How much better it is to show that you have confidence in yourself when the pressure is greatest. You can say, “If you guys want to do something crazy, go ahead. But I think its stupid!” That’s not being childish. That’s a way of showing that you have the courage to oppose the group when they’re wrong. I’ll tell you something else: Most teenagers respect a guy or girl who has the courage to be his own person, even when being teased. An individual with this kind of confidence often becomes a leader. He has shown that he doesn’t feel inferior as the other followers. He’s not made of putty inside. Instead, he has the guts to stand up for what he knows is right.

One other thing — he is likely to influence others who are looking for that one friend who will increase their confidence. (Remember the experiment with the cards?) He might make it possible for someone.

Parents Help Them Choose

I’ve been recommending for at least 30 years now that mothers take their daughters and fathers take their sons away for a short “pre-adolescent” trip. It’s important to talk with them about the approaching adolescent experience prior to its arrival.

After puberty has occurred, youngsters typically become sensitive and easily embarrassed. Some become much more modest than before and others are emotionally volatile. The boy is becoming a man and the girl is becoming a woman — and you’d better not forget it.

I suggest you select a place that has a natural appeal for your child. That might be a fishing trip with Dad, or a shopping spree with Morn in a nearby city. It could be a weekend trip to a theme park. If resources are limited, go to a park for an entire day just to get away from the telephone and other interruptions. It is also important to get away from the other children so that it’s a one-on-one experience.

The purpose of this time away is to talk about the challenges and the changes that are going to occur in the next few years. Remember some of the fears and difficulties that plagued you when you were young? It may have been a time of rejection, longings and temptations that kept you in turmoil. I remember those times, too, because most of us walked a similar path. We remember the questions that we had about God, values, parents, our bodies and peer pressure. For most of us it was a time of self-doubt when we wondered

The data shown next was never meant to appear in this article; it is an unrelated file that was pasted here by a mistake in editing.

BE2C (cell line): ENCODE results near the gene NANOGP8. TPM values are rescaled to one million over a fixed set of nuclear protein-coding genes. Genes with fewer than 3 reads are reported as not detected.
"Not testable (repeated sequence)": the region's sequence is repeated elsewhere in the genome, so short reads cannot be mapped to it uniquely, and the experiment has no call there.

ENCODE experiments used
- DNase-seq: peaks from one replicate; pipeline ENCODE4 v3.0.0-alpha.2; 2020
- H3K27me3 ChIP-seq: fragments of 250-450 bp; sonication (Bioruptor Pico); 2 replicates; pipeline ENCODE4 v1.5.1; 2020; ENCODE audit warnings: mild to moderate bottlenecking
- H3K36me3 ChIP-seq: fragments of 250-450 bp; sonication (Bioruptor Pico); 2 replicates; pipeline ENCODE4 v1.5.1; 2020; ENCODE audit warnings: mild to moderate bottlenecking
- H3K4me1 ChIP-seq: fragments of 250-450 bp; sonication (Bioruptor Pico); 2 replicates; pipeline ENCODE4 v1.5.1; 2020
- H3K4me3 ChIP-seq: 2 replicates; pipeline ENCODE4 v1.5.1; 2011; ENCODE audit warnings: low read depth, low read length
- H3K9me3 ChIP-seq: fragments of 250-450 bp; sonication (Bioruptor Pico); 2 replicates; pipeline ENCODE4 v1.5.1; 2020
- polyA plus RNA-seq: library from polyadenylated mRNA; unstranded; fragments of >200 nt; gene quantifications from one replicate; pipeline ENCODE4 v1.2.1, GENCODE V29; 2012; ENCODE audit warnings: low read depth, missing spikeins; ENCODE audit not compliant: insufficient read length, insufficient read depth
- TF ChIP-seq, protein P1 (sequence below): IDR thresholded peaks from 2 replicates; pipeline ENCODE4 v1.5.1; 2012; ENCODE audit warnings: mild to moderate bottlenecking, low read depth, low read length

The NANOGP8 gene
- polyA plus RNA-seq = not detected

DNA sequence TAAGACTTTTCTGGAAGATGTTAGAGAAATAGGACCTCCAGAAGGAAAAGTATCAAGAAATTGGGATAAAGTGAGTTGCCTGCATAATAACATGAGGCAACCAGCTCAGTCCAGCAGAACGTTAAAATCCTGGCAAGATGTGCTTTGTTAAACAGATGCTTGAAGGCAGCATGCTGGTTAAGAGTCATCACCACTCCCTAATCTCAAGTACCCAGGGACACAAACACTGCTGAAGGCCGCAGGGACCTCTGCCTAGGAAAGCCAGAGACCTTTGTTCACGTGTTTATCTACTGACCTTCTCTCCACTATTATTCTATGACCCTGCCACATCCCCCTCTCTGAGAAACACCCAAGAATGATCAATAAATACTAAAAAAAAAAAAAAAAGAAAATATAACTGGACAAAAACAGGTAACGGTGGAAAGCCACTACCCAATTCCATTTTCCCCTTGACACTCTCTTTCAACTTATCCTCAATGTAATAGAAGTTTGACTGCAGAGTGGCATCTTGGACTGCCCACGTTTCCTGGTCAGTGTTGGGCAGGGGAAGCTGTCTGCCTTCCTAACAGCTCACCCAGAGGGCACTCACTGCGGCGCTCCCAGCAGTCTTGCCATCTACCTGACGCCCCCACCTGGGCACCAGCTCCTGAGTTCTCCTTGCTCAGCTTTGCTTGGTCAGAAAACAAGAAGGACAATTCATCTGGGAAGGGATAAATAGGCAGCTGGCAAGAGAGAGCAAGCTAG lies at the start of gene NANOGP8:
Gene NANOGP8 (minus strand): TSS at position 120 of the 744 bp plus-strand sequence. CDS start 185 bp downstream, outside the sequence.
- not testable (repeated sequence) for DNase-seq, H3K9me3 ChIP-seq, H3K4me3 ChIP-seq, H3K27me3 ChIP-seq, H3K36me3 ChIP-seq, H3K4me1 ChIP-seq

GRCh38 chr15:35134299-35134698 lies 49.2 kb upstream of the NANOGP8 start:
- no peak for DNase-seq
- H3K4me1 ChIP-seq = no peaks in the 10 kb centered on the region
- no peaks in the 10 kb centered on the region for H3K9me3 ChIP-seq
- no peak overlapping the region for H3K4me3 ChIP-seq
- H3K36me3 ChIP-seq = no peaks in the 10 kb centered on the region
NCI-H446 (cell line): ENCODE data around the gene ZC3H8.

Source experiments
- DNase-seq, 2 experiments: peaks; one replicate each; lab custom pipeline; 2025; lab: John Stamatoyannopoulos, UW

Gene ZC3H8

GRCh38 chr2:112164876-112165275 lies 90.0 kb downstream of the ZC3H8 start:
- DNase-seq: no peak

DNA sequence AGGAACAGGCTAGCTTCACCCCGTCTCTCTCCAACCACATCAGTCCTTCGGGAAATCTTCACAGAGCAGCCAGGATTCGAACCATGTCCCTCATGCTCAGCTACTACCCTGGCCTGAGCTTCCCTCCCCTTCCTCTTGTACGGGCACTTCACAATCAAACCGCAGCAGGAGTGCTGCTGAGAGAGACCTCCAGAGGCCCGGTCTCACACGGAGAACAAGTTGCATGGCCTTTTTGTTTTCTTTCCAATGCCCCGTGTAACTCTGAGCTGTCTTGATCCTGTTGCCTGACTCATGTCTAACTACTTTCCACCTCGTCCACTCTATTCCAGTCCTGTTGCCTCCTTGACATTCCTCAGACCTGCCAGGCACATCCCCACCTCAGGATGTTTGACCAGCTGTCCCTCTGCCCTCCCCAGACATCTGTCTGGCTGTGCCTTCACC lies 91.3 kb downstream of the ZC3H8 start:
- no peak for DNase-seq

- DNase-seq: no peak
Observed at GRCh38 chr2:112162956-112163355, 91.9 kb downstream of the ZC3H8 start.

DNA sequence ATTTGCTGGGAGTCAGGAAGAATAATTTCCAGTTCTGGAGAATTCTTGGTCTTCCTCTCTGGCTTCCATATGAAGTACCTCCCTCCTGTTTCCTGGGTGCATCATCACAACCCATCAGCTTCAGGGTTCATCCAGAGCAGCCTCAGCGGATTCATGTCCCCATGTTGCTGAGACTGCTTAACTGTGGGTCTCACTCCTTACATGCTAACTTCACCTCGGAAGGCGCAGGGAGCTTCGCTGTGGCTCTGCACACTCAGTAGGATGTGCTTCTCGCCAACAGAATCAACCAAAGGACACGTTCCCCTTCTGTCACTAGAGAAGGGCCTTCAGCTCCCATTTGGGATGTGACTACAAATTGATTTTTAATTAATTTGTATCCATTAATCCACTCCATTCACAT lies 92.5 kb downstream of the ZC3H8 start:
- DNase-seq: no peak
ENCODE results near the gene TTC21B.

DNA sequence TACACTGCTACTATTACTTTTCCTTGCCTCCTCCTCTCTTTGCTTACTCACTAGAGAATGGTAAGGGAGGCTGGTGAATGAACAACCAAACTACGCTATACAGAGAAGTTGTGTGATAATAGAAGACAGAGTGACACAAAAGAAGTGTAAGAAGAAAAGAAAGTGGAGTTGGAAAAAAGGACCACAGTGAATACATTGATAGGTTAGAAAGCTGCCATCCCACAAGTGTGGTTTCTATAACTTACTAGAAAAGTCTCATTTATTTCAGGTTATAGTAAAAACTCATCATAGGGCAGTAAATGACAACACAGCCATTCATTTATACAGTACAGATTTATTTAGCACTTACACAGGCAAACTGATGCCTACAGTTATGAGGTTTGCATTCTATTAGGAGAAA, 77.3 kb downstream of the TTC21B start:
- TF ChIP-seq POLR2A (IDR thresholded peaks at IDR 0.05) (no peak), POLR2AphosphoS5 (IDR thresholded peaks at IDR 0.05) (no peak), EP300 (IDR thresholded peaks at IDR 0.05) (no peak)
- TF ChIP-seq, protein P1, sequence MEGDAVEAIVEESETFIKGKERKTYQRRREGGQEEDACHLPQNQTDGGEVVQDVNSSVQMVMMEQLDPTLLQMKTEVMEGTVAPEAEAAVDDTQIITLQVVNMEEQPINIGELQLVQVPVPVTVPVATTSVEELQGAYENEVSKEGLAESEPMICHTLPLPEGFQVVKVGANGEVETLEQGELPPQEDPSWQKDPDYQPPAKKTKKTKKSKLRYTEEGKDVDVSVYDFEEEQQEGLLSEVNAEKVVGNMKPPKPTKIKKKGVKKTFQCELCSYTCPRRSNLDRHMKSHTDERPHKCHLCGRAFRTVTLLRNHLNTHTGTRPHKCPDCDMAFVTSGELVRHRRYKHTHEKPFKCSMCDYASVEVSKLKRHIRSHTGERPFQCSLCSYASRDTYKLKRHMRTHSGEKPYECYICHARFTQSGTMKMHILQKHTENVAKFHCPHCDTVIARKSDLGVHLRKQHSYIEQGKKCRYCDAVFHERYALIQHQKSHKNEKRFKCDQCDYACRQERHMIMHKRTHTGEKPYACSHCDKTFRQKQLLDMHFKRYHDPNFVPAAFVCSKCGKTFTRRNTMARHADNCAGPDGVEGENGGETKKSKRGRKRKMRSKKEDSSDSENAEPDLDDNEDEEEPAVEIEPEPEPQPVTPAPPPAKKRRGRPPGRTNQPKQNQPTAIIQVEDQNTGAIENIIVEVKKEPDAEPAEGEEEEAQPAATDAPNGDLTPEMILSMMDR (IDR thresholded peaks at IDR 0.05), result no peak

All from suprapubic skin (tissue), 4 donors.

Even though most adults can recall these scary experiences, it’s interesting to me that most parents don’t bother to tell their kids about the facts. We know the teen years can be difficult, and yet we seldom take steps to prepare a child for what’s ahead. They need to know that the feelings they will soon encounter are normal. Failing to discuss this experience with our youngsters is like sending a youngster up the first big dip of a roller coaster ride without telling him what waits at the top. The trip down the other side can be harrowing for everybody onboard. It is terribly unwise to let your child go through this dynamic emotional time of life having no idea whatsoever that the next few years will be different than anything they’ve ever experienced.

Youngsters especially need to know this journey will not last forever. Everything will settle down again in a few years. Furthermore, its important to tell them that everyone else his or her age will be going through the same challenges. Even though others may be laughing or joking and seeming to be getting along easily, everyone of the same general age is in the same boat. You can lessen the anxiety of those years by explaining that the experiences are entirely predictable — beginning and end. (You don’t need to tell them that some people go on acting like teenagers for the rest of their lives.) This “Preparing for Adolescence” trip is like a football coach who’s giving the final instructions right before the big game — summarizing fundamentals and telling what he expects of them once they get on the field. It is essential to winning the game.